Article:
I live in a developing country with very strict rules of the society and chauvinism at every corner of it, nevertheless I dream of flying high and being free.

kate

the first time i got catcalled i was 12 years old. as a heavier girl with wider hips and a larger chest than both girls my age, i didn’t look 12. i live about 2 hours from Melbourne and this incident was the first time i had been there without my parents. however, i was with my brother, who was 13 and rather useless. during this one day, i had been told about my ass, my boobs and what people wanted to do to me in general four times. in. one. day. i don’t know whether my brother din’t hear them, or just chose to ignore them, but he din’t do anything. i just thought it was normal.
in the four years since this, several more incidences have happened, and until now, i haven’t shared any
these include,
-being groped at a school event
-being followed around by a man in Japan
-told that i should ‘cover up’ because ‘i’m asking for it’

Jess

To the random dude in the street – no, I’m not ignoring your invitation to suck your dick because you’re black, I’m ignoring it because you’re a random dude in the street.

ZZY

I am a Chinese girl and when I was 12 at McDonald’s, a middle-aged man walked past behind me twice for no reason while I was bending down to wash my hands and rubbed his fingers on my butt twice. Each time it didn’t last for long and I was too young to realize anything. Some time later I realized what had happene and I was really afraid and disgusted for days.

Enjoy the view.

I’m almost 20 years older than my boss. We started at the same time. He with little or no experience, me with 30 years experience. Apparently, he has a better understanding of what I might want in a new office and that do, given i was excluded from the planning and execution. Apparently we didn’t want a bathroom. Now each time I have to go to the bathroom I have to take a walk in the elements to another building. Maybe it’s a little thing, but I doubt any right minded person would choose this option, and it was a choice. Not sure, can’t really ask the other women as they were not asked either.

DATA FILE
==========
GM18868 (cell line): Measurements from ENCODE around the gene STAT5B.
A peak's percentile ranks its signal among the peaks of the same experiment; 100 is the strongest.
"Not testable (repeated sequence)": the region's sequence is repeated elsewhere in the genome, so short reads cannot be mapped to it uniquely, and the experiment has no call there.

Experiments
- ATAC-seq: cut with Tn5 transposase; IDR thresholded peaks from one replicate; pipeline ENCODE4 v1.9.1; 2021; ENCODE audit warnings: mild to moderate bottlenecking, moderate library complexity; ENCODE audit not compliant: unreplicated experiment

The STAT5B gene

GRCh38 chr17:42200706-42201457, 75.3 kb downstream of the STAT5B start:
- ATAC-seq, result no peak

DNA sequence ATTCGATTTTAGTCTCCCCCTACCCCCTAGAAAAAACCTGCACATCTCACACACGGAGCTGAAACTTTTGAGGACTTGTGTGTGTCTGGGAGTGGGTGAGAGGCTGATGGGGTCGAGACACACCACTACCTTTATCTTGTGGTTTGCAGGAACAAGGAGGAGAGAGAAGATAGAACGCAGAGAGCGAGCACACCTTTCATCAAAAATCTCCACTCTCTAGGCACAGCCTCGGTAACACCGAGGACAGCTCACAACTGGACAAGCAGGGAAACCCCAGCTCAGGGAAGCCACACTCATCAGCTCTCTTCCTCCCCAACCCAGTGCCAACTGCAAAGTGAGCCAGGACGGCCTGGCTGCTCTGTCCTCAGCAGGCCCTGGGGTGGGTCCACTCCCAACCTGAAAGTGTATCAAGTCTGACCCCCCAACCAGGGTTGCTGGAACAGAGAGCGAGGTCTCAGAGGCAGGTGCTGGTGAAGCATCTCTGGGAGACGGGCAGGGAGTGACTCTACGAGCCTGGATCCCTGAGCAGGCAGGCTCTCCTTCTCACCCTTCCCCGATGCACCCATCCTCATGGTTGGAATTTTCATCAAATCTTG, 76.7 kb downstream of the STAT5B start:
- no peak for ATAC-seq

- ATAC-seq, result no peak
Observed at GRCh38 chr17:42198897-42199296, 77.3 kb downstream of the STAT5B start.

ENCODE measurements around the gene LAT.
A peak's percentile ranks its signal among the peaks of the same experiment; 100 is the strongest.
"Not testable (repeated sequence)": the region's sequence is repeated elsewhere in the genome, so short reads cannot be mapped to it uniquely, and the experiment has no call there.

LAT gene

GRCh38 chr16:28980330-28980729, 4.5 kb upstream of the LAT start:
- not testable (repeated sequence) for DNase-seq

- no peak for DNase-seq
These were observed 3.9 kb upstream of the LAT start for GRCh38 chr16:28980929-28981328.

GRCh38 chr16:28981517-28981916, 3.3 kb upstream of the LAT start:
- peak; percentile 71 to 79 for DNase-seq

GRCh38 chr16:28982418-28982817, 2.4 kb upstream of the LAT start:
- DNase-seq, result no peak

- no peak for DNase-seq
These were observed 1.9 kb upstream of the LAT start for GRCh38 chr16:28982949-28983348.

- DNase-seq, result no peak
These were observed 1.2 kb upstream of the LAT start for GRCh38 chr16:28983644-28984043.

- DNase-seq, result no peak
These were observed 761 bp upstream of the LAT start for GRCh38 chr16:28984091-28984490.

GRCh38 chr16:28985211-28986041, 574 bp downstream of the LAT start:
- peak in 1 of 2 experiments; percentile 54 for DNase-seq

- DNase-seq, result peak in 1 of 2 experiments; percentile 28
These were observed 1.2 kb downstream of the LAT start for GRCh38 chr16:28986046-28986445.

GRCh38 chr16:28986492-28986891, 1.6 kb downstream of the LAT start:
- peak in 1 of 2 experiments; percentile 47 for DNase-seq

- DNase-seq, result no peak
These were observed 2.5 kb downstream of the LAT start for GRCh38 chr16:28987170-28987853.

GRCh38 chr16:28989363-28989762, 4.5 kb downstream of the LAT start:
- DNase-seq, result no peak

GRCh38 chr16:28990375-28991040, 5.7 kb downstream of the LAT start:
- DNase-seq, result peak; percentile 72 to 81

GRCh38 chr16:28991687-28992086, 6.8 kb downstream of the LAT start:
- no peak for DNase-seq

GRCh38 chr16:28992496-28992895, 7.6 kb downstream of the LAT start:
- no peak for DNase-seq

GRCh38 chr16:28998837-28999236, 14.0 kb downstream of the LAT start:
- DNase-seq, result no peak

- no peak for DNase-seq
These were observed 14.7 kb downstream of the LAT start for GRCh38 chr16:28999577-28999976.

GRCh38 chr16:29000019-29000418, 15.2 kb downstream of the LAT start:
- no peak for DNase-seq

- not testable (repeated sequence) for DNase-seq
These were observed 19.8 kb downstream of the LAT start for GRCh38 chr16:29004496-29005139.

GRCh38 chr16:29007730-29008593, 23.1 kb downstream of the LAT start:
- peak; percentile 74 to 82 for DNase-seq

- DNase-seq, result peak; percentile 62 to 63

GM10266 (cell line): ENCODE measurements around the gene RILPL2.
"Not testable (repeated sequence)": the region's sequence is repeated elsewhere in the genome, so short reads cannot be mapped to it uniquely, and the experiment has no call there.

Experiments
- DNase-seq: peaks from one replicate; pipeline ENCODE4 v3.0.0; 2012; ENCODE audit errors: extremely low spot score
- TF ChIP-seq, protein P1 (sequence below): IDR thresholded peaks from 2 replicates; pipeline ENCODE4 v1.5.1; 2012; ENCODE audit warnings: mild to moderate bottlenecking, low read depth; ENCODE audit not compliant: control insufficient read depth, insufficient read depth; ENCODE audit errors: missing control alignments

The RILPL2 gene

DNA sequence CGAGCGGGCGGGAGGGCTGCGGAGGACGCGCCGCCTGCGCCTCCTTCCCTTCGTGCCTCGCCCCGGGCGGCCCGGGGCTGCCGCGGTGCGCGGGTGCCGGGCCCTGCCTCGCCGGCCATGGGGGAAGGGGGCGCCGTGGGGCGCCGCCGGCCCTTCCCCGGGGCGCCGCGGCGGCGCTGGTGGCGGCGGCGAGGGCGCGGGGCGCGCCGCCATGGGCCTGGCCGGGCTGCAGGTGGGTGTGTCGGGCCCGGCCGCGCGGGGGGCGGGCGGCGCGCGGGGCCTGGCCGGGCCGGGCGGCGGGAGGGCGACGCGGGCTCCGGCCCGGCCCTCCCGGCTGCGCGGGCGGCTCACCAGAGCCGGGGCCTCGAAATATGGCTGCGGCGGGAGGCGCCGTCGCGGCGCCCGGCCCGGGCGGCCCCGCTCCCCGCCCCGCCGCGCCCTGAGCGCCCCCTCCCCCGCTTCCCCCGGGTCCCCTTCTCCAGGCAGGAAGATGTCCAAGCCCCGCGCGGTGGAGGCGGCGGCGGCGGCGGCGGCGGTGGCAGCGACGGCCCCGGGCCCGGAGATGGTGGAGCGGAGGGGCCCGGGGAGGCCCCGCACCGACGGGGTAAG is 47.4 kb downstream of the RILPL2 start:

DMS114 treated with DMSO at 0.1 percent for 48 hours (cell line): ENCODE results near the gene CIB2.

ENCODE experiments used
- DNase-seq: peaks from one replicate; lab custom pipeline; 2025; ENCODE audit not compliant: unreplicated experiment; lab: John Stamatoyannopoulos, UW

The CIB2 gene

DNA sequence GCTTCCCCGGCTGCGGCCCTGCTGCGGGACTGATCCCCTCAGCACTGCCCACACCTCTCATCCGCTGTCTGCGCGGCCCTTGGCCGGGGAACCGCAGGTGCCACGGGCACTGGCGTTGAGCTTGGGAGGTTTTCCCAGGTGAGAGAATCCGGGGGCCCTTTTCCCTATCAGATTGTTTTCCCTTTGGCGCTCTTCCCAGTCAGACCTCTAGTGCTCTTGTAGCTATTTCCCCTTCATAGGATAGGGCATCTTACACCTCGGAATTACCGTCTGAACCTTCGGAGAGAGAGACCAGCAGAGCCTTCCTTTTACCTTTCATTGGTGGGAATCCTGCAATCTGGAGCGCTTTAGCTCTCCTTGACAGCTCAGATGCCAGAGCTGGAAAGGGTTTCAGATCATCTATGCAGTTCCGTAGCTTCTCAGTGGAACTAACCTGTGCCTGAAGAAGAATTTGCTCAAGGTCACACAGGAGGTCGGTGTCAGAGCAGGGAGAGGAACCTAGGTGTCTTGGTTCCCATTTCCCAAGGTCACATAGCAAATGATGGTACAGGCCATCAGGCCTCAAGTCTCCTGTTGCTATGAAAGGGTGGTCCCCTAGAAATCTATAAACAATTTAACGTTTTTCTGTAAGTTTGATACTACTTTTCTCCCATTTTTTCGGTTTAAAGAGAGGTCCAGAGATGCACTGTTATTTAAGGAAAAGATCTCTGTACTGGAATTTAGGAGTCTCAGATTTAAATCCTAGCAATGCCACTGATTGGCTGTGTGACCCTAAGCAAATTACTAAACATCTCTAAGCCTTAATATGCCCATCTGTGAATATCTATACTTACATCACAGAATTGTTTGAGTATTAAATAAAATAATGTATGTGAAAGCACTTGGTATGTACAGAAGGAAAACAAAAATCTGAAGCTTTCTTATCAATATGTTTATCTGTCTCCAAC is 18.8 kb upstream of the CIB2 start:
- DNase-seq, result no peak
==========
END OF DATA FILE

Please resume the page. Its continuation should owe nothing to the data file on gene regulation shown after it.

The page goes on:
Veronica

There is a house undergoing renovations on my walk home from work. The workers were taking a break on the front porch steps and as I walked by one of then said, “Hey beautiful, want to take a break with us?” This took me aback since catcalling rarely happens once I’ve made it into my neighborhood. I stopped dead on the curb (my incredulity made the men laugh) and blurted, “How much of a stereotype can you be? Does that ever even work?” I hadn’t worked myself up to being angry yet, I was still taken aback. The men laughed even harder and one of them said, “You’re actually the third person to say that today!” as though it were some accomplishment to join the ranks of harassed women. And it made me so angry that even after those other (at least two) women snapped at them, the men had no shame about how they were treating strangers and they seemed to think harassing women was an amusing pastime.

Cherie Bradley

The way people at work use me as a way to talk to someone. They know the persona of ‘dumb blonde’ is feasible as it matches and links with my appearance. I’ve spent 28 years being mocked and stories being told of things that I have done that is to be repeated for humorous effect. Most people make mistakes but I make silly, repeatable stories that are fuelled by my appearance.